Combining sound and light to identify deep swarms of animals

It is often said that seeing is believing. The deep scattering layer found in the ocean provides a great example of the truth in that statement. That feature was accidently discovered in 1942 when signals from navy sonars reflected off it and gave a false register of the seafloor. At first it was thought to be geological because of its intensity and width, but later was confirmed to be biological via in situ visual observations. The enigmatic “feature” was in fact a collection of zooplankton and micronekton (small actively swimming crustaceans, squids, and fishes between two and ten centimeters in size).

This first example of combining acoustic sensing (injecting sound into the water and looking at its reflections) with optical imaging highlighted the complementary strengths of each of these tools and their enhanced power to observe biological phenomena in the ocean that are not apparent using either technique alone. In this case, the large sampling volume and rapid coverage of an area with acoustic surveys were instrumental in locating the extensive layers. Later, acoustics helped target visual observations by observers in human-occupied submersibles, who immediately determined that the source of the acoustic scattering was a collection of various small mobile animals.

Since then, the fields of acoustics and in situ visual observation (now, largely using imaging systems on remotely operated or autonomous vehicles) have made big advances in both technology and application. Yet, despite many attempts, they have been used together infrequently. In most cases, the two tools have been used inequitably, with one approach doing a service for the other (e.g., using imaging to ground truth acoustics) rather than being used synergistically to address a grand question. This lack of integration is not surprising in that the level of technical expertise required for application and development of each approach is quite high. Few individual researchers or even research institutions have had the ability to make the coordinated investments required to fully exploit the strengths of an integrated approach. MBARI has been able to step into a leadership role by combining these two technologies.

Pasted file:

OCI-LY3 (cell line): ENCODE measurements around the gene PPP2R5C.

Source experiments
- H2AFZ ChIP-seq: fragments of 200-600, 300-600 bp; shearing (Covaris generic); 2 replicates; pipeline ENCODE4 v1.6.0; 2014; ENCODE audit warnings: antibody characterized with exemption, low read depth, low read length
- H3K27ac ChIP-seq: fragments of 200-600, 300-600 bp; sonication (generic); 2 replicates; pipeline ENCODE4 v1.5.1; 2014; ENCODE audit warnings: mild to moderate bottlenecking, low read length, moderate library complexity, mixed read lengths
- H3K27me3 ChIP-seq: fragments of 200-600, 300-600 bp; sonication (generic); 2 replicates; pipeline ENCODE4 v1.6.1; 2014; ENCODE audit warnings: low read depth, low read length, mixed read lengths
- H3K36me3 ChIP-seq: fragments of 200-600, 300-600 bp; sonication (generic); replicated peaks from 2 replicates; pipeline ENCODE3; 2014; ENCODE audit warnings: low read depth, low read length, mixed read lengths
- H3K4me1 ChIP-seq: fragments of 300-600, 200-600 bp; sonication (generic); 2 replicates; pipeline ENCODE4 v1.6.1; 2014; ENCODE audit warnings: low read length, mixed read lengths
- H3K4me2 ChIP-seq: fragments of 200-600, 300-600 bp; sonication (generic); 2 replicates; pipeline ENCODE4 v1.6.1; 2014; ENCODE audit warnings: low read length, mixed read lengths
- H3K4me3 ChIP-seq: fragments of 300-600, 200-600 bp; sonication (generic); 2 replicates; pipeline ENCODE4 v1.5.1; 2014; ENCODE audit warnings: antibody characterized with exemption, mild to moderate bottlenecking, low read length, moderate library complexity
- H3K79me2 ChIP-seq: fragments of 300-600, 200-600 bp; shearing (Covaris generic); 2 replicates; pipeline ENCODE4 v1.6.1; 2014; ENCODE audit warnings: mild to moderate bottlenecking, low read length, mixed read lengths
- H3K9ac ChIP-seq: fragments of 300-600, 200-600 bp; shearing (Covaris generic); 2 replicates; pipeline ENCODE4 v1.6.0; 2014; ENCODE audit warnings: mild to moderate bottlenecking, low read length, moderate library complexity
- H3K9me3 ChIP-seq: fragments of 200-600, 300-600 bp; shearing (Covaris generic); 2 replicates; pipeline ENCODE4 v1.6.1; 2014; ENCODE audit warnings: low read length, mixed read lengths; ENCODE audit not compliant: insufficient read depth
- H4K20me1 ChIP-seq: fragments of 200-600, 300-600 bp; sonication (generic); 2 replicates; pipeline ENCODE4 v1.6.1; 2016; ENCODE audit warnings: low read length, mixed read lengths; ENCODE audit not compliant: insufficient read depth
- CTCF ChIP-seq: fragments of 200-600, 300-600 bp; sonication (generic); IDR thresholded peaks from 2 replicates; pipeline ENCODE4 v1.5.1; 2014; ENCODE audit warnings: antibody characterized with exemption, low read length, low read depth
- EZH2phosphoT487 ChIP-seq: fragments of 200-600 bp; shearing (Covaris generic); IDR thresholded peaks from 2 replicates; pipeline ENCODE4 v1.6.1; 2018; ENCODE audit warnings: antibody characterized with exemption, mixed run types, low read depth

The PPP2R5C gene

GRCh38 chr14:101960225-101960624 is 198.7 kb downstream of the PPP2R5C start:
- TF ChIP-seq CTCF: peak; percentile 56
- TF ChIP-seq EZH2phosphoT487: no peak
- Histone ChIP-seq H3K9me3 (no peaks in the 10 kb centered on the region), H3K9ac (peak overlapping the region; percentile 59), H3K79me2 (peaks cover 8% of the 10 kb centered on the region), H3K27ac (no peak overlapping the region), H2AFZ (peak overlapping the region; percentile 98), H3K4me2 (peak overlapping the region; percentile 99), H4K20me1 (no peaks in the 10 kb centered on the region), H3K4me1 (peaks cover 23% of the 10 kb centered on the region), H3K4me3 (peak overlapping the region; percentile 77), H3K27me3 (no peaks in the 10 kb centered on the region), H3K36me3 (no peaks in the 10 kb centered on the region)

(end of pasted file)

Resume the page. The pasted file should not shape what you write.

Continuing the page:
The deep scattering layer was found using sonar in the 1940s. Visual observations from human-occupied submersibles later found the layer to be made up of a large number of small animals. The technologies for both acoustics and in situ visualization have progressed dramatically in the decades since; however, the techniques have only rarely been used together, largely due to the technical challenges of each approach. MBARI is poised to exploit the strengths of a truly integrated acoustic-imaging approach in investigations of animal life in the water column.

In 2017, the Acoustical Ocean Ecology Group with support from the Midwater Ecology Group, led by Scientists Kelly Benoit-Bird and Bruce Robison, began the process of developing integrated acoustical-optical methods using the ROV Ventana, leveraging MBARI’s longstanding investments and expertise in imaging technologies. The measures of animal communities that can be obtained from acoustics and imaging, used concurrently from a single platform, promise to tell much about life in the ocean and improve the ability to sample it. For example, scientists are beginning to describe the behavioral responses of animals to vehicles and their lights, and to measure the species-specific “acoustic signatures” of pelagic animals needed to interpret remotely collected data. These methods also provide a new view of how animals are distributed in the midwater and how their patterns of organization are affected by the environment.